Friday, April 06, 2007

Funding your MBA

You might think funding is one thing you can think about after getting accepted to B-School. But think again! What if you get accepted and then realize there is a problem with arranging the funds needed to cover your MBA? I personally know people in this situation and hence I thought I should write this post to forewarn those who are just beginning their application journey.

As we all know, the MBA is an expensive expedition. Most applicants hope to fund their education through loans and scholarships. Scholarships are not easy to come by and they seldom cover the full cost of the education. Given the hectic academic and social schedule, it is not practically possible for MBA students to work for their living. So how will you fund the $100,000 - $140,000 you need to pay for your MBA? This is a question you should ask yourself even while you are selecting the schools you want to apply to.

If you are a US citizen or a permanent resident:
I am not an expert on this, but I believe there is federal aid/loans that cover a sizable portion of your expenses depending on your financial situation. So your financial concerns should be lighter than those of an international applicant.

If you are an international applicant, here are the things you need to consider:

Are you applying only to top 10 schools in the US?
If yes, rest easy! Almost all the top 10 schools in the US have a need-blind application process and have a guaranteed loan program for every incoming student. Most of these loan programs do not require a US co-signor. This makes life really easy! You can just go ahead and apply and worry about finances only during visa time (I promise a separate post on this if and when I get my visa :D).

But the top 10 schools are also the most difficult to get admitted into. So you might add a couple of lower ranked schools to your list. This is when you need to be careful. Typical questions to ask yourself before you decide to apply to a school:
  • Does the school have a loan program for international students?
  • Does the loan program require a US co-signor? Do you have someone willing to co-sign for you?
  • What is the interest rate for loans with and without co-signor? Is there a significant difference?
  • Does the loan have guaranteed approval or do you need to go through some credit check before your loan is approved?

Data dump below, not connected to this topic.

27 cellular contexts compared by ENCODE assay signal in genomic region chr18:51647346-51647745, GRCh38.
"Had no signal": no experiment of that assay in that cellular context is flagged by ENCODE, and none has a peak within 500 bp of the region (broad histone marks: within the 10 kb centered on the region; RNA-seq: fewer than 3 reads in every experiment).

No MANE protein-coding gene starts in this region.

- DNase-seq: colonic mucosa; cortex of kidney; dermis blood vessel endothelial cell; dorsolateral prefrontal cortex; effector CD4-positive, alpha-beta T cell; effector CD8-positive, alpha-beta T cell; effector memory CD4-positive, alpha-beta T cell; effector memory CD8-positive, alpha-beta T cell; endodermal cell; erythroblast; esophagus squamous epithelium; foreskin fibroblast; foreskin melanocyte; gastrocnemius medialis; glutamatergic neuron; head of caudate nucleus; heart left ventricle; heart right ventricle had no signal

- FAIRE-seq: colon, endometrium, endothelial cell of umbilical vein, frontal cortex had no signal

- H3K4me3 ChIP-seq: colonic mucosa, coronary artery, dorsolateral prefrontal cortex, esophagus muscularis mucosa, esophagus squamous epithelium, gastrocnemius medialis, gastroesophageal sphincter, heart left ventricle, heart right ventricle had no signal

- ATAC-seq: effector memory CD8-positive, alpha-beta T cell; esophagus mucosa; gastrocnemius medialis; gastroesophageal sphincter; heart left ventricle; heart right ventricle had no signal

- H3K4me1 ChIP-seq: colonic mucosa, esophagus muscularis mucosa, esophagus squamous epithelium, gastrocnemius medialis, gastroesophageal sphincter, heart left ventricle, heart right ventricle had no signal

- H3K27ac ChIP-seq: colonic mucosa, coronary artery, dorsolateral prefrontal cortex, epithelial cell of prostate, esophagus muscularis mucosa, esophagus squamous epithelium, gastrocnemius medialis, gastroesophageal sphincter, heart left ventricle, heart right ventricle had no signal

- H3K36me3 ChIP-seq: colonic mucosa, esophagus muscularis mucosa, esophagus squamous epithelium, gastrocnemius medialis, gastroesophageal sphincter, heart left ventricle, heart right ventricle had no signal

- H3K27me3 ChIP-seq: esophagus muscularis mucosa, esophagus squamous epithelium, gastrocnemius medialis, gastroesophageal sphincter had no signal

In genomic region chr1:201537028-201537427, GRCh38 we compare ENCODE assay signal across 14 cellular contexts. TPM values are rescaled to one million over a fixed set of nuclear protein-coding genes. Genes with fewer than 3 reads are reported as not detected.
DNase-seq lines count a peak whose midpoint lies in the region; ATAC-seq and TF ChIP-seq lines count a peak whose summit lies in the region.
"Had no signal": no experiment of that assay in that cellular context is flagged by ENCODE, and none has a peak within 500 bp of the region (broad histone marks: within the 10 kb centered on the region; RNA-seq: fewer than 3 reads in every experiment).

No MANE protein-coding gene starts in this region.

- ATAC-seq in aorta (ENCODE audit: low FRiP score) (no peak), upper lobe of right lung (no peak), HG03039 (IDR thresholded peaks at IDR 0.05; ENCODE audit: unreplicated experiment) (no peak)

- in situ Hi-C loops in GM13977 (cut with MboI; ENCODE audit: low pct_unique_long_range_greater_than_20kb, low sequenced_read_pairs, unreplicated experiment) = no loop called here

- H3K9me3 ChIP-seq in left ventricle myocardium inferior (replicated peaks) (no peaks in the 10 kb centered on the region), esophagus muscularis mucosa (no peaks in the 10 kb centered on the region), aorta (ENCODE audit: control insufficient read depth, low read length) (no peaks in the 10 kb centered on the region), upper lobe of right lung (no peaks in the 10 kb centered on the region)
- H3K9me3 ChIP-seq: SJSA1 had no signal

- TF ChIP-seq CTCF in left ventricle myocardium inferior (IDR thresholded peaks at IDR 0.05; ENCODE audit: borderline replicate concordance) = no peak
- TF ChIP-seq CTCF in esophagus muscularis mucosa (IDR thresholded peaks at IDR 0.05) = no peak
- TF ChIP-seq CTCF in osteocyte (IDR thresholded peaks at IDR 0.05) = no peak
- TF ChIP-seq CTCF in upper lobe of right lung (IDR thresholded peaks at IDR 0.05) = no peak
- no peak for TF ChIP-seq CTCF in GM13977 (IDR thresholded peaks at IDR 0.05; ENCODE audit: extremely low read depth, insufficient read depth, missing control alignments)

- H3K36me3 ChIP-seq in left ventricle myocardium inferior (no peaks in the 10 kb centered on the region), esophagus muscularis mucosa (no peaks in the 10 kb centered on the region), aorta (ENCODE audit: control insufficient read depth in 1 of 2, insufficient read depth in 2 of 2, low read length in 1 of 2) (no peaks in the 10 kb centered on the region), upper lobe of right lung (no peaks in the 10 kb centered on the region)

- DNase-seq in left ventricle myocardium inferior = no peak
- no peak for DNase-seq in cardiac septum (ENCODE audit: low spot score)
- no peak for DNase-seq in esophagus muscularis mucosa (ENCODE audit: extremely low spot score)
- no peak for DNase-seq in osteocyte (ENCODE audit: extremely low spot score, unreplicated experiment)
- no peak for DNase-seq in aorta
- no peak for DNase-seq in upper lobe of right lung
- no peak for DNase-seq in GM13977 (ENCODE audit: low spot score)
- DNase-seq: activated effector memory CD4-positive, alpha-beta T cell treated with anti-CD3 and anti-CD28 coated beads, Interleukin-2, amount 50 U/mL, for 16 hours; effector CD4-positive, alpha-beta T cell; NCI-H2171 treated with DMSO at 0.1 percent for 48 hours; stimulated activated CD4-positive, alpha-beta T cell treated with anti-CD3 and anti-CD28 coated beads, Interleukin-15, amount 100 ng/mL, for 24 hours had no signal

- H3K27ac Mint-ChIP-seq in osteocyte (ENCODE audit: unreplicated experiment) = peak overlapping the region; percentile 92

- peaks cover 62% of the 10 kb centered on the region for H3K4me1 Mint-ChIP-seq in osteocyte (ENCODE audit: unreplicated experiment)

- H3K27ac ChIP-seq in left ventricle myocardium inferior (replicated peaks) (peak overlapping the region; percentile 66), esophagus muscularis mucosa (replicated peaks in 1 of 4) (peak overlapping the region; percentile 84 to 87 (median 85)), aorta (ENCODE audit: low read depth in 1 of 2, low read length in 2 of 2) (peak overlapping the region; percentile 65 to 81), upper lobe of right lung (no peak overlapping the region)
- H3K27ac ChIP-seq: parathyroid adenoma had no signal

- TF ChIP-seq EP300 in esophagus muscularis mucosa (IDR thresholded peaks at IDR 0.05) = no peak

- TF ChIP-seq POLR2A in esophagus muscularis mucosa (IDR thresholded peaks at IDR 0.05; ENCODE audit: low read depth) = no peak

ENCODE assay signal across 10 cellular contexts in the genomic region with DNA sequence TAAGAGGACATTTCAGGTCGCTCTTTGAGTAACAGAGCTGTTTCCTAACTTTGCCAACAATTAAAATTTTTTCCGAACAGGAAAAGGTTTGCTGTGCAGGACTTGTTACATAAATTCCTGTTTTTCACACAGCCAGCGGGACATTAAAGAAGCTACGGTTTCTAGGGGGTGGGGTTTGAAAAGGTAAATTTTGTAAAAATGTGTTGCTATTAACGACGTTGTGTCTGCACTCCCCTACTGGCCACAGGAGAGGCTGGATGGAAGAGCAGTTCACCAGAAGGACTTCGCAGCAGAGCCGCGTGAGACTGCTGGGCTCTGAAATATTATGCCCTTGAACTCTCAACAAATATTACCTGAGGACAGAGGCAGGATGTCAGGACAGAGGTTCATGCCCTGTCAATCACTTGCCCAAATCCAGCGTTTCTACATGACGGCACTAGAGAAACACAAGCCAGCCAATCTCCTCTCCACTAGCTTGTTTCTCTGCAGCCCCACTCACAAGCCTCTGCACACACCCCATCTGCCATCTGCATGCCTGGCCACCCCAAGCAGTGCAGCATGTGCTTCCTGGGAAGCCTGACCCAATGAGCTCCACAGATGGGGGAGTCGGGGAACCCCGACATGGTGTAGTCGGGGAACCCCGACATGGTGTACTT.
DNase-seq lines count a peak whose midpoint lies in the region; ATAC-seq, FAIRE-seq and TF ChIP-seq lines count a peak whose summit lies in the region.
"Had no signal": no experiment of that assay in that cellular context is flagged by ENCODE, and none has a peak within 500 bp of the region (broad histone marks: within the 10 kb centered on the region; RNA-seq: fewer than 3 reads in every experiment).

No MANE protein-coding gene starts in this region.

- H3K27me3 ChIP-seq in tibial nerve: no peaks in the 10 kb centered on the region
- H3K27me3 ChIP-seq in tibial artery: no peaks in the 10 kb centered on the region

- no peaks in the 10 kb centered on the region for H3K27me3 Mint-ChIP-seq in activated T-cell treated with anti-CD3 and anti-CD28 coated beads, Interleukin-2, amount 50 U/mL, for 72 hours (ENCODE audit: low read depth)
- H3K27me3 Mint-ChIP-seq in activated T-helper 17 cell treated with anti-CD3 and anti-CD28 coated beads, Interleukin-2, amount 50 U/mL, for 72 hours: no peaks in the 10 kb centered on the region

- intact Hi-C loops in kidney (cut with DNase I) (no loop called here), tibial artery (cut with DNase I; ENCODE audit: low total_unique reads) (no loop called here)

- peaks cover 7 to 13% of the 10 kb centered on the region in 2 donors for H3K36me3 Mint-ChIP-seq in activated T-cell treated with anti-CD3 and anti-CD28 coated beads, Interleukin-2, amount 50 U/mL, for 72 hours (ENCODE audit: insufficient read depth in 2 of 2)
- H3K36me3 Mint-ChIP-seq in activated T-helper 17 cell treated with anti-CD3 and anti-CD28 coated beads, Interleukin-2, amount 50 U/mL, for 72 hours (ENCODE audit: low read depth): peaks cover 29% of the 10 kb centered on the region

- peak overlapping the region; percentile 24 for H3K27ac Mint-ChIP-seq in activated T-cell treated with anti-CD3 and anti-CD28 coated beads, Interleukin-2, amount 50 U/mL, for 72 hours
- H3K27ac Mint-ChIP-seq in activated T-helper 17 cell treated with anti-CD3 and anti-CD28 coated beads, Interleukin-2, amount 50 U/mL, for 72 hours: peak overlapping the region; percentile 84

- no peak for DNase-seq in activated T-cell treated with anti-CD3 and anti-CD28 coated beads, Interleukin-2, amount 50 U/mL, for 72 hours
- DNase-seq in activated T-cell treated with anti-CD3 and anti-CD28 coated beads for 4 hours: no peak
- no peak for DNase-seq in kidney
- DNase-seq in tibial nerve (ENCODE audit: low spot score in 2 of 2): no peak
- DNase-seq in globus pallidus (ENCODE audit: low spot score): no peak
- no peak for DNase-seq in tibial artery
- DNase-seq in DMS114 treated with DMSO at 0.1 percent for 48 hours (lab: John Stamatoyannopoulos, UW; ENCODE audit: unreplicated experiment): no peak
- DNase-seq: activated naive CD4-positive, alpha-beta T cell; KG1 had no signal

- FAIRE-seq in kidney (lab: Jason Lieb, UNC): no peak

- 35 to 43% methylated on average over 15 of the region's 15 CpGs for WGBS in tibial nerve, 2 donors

• How long does it take for the loan to be paid out?
  • How are you expected to sustain yourself till you get the loan money?
  • Will you need to bear the cost of tuition even before the loan money reaches you? If so, can you manage it?
  • Does the school offer some special financial assistance for people with your background (if you are a minority applicant)?
  • How do current students from a similar background as yours manage?
These are questions for which the answers may not be readily available on the school's website. After all everything in life cannot be handed to you in a platter :D. Google, current students/recent alumni, the school's financial aid office and fellow applicants (who have information) are the resources you should capitalize on to get your questions answered.

Other sources of funding you can explore:
  • Can you borrow enough money in your home country itself? Are the domestic loans competitive when converted to $?
  • Does the domestic loan cover living expenses also? (This may not be the case, the loans may be restricted to tuition and other academic purposes)
  • Do you have personal sources of funding (e.g. immovable assets, shares etc.) which you would be willing to liquidate/mortgage?
  • Will your parents/spouse/relatives sponsor you?
  • Will your employer sponsor you? If yes, what are the terms? (It is counter-intuitive if you want to switch careers but will have to go back to work for your employers if you avail the sponsorship)
As a future MBA student, you will want to make intelligent financial decisions. The answers to these questions will help you do just that and also save you the disappointment of realizing that you cannot attend a school you had your heart set on.

To reiterate, it is not enough to like a school's program. Attending the school should be financially viable too. So...Read the fine print. Look before you leap!

Some useful posts I unearthed right now :-
Clear Admit - admissions-tip-thinking-about-financing - Paying for your MBA
MBAPodcaster-Financing your MBA
An LBS student's experience